With only a few aired episodes under its belt, History Channel’s new offering, Project Blue Book, has, for me, shifted from questionable program on my list of DVR timers to one verging on essential. Starring Aiden Gillen (Petyr “Littlefinger” Baelish from HBO’s Game of Thrones) as Dr. Josef Allen Hynek, this historical drama takes as its source material the actual program begun, then in secret, by the Air Force after the alleged 1947 UFO crash in Roswell, New Mexico, to investigate claims of other encounters with mysterious, unexplained aerial phenomena.
The Roswell incident, according to conspiracy theorists, sparked the creation of a secret committee, comprised of highly-placed scientists and military and government officials, known as Majestic 12 (or MJ-12), by executive order of then-President Truman, to locate and collect remains of crashed alien aircraft. One theory states that the recovered artifacts from the Roswell crash (including the body or bodies of actual extraterrestrials—conflicting reports leave in question whether the being(s) were dead or alive upon recovery) were hauled swiftly away to the Wright-Patterson Air Force Base in Greene County, Ohio, and deposited within infamous Hangar 18 for further research. The crash in Roswell was eventually revealed (reported) by the Air Force to be the wreckage of a downed weather balloon.
The existence of MJ-12 might largely be considered to be fiction. However, the efforts of those involved in Project Blue Book are documented and now exist within the National Archives’ Project Blue Book collection as public records of our nation’s early interests in UFO phenomena.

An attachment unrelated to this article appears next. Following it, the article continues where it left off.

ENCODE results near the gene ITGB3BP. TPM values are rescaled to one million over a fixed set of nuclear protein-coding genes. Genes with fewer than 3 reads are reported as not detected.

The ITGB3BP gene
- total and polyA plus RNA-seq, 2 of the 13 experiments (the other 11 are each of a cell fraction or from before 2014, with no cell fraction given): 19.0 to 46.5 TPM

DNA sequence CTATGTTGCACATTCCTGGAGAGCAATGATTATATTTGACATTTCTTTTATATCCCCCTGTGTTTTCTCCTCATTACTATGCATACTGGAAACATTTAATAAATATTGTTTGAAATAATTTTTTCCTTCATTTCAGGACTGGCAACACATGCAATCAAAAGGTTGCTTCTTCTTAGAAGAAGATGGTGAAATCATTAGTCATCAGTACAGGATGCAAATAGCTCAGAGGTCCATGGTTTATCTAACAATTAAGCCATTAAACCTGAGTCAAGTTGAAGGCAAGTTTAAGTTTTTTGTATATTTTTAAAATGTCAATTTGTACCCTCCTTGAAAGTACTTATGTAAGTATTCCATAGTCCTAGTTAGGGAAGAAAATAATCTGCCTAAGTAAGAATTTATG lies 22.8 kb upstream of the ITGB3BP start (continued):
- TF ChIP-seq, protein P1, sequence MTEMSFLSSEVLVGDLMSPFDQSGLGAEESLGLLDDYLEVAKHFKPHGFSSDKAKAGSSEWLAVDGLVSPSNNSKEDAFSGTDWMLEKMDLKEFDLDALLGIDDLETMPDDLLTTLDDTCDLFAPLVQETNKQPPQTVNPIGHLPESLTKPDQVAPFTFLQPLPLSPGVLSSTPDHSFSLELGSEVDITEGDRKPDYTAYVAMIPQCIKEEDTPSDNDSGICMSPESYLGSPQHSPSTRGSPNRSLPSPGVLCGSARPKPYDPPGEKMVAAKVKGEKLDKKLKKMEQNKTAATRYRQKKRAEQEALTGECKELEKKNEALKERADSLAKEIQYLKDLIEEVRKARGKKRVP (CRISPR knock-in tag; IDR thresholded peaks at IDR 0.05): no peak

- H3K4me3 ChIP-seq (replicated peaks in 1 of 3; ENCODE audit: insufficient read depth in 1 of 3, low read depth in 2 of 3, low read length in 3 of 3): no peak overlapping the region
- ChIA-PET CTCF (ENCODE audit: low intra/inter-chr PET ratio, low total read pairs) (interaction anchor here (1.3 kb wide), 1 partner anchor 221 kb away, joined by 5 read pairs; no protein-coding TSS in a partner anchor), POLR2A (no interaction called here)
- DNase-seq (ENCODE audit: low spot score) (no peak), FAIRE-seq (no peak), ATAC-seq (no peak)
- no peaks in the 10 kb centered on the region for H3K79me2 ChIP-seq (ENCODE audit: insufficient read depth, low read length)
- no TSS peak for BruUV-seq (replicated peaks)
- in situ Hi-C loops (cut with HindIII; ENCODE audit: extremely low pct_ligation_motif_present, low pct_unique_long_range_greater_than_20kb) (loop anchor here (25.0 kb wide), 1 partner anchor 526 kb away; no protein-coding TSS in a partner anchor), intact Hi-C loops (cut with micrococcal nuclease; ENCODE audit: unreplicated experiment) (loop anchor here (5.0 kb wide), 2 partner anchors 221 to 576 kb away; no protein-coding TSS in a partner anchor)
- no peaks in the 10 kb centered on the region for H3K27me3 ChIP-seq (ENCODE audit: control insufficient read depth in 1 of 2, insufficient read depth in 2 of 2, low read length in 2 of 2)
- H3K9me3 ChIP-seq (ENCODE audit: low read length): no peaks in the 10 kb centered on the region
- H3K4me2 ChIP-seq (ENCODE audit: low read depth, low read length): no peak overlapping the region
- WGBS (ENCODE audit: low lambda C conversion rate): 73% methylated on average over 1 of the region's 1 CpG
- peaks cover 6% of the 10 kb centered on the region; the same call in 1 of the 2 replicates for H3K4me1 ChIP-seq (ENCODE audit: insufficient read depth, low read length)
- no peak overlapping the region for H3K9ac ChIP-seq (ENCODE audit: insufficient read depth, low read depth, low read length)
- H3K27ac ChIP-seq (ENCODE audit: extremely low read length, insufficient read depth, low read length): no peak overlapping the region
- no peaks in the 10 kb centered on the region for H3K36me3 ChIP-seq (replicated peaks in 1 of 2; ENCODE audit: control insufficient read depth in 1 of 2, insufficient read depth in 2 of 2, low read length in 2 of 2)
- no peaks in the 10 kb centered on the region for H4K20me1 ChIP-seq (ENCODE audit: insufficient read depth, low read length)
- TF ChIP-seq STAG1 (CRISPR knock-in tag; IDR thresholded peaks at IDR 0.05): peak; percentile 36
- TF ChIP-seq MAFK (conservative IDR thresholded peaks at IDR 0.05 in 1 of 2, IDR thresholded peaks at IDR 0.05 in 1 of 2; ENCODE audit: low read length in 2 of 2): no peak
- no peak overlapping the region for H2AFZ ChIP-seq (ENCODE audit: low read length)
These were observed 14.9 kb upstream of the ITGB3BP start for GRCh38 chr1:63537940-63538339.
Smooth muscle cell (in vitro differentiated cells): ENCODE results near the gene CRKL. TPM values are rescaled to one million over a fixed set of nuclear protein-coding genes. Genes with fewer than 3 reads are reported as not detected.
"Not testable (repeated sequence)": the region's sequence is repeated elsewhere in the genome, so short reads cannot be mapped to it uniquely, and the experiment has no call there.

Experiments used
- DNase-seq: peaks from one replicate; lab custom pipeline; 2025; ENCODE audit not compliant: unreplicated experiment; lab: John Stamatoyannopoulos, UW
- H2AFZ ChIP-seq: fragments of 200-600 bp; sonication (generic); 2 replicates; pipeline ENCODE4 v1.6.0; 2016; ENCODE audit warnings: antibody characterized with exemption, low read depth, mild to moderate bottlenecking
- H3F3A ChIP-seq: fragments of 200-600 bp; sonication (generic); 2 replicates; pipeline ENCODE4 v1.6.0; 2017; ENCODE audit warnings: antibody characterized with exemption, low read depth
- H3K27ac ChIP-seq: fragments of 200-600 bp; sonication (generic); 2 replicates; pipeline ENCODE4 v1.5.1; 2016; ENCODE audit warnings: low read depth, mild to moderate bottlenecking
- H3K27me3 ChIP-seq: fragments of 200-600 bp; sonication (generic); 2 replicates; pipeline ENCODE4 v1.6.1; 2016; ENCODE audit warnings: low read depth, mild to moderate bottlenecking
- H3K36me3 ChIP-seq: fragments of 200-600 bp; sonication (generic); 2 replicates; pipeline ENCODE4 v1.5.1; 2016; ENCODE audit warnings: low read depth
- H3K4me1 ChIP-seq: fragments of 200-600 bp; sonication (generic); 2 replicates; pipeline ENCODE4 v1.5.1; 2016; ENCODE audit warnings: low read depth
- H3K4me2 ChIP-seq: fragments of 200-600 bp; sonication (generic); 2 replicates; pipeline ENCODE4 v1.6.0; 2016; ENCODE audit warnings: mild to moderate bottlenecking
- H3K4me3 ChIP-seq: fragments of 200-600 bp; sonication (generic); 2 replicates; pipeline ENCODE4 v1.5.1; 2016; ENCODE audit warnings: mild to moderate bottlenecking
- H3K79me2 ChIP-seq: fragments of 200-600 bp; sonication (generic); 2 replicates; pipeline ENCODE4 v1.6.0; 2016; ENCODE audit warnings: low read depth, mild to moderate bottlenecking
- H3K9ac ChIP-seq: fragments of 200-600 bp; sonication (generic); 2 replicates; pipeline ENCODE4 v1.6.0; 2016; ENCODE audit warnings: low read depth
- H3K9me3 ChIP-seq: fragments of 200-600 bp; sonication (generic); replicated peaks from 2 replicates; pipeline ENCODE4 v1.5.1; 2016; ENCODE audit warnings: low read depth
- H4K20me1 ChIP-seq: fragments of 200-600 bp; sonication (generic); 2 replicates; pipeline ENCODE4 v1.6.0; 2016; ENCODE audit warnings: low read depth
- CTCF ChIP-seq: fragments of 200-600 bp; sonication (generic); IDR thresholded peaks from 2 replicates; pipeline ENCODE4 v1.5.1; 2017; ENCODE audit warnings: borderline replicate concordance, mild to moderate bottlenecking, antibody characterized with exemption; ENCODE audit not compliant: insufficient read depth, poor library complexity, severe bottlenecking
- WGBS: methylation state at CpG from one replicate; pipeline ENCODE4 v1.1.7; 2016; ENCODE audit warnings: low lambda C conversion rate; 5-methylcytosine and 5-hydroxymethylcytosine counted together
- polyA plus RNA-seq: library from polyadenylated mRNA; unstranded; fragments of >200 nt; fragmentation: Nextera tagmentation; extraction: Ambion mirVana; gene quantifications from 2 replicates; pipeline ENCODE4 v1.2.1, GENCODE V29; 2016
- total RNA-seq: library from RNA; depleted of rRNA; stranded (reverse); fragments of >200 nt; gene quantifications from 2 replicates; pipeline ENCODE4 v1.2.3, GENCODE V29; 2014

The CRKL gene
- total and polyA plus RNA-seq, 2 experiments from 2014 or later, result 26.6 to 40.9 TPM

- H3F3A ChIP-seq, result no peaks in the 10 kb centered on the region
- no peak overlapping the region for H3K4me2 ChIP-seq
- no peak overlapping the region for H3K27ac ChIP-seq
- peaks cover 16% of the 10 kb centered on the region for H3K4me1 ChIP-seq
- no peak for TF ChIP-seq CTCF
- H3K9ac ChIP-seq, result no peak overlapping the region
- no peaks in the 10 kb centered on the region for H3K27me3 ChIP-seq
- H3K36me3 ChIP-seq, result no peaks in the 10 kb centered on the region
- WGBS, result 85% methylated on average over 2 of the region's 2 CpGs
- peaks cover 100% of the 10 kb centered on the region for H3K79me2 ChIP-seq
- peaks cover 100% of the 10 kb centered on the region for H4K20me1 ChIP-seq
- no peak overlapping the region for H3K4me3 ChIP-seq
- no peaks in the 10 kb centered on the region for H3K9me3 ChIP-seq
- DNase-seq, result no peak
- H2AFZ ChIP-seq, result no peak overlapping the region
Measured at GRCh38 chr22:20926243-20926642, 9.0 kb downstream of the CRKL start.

In the wake of the Roswell incident, Project Blue Book (the third of its kind on record) opened in 1952 and was officially closed in 1969. The scope of Project Blue Book included 1) substantiating whether UFO phenomena posed dangers to U.S. national security, and 2) appraising evidentiary data of UFO encounters from a purely scientific perspective (in an effort, perhaps, to properly explain and dismiss reported occurrences observed by the public and pilots—military, commercial, and private) to determine the data’s validity. In all, those involved with Project Blue Book received more than 12,000 documented claims involving UFO encounters and determined most were the results of observations of natural phenomena (stars, clouds, meteors, meteorites) and conventional aircraft.
Gillen’s character, Dr. Hynek, in the History Channel program, was an actual participant in the real Project Blue Book. An astronomer by education and training, Hynek was a professor and unapologetic skeptic when it came to questions of alien visitations and the other-worldly provenance of UFOs, and his role in the project was to uncover factually plausible and likely explanations for the many claims of UFO encounters he investigated. Over time, however, his skepticism began to waver.
Project Blue Book will elicit, rightly, comparisons to another, now-defunct show about government conspiracies and alien encounters—The X-Files. But while the latter was a fictional show often inspired by fact, Project Blue Book seems intended to be a fictional program grounded in recorded events. Without question, the creators of the Project Blue Book television drama take many liberties with respect to the truth and facts surrounding the project as a whole and the individual cases presented. But even dramatic license does not affect or diminish the ever-blossoming interest of a wide sector of the general public in the events the program seeks to dramatize. And it only validates further that America’s (and perhaps the world’s) central, collective mythology has now evolved to embrace the truth or fiction of extraterrestrial encounters (and abductions).
Part II coming soon.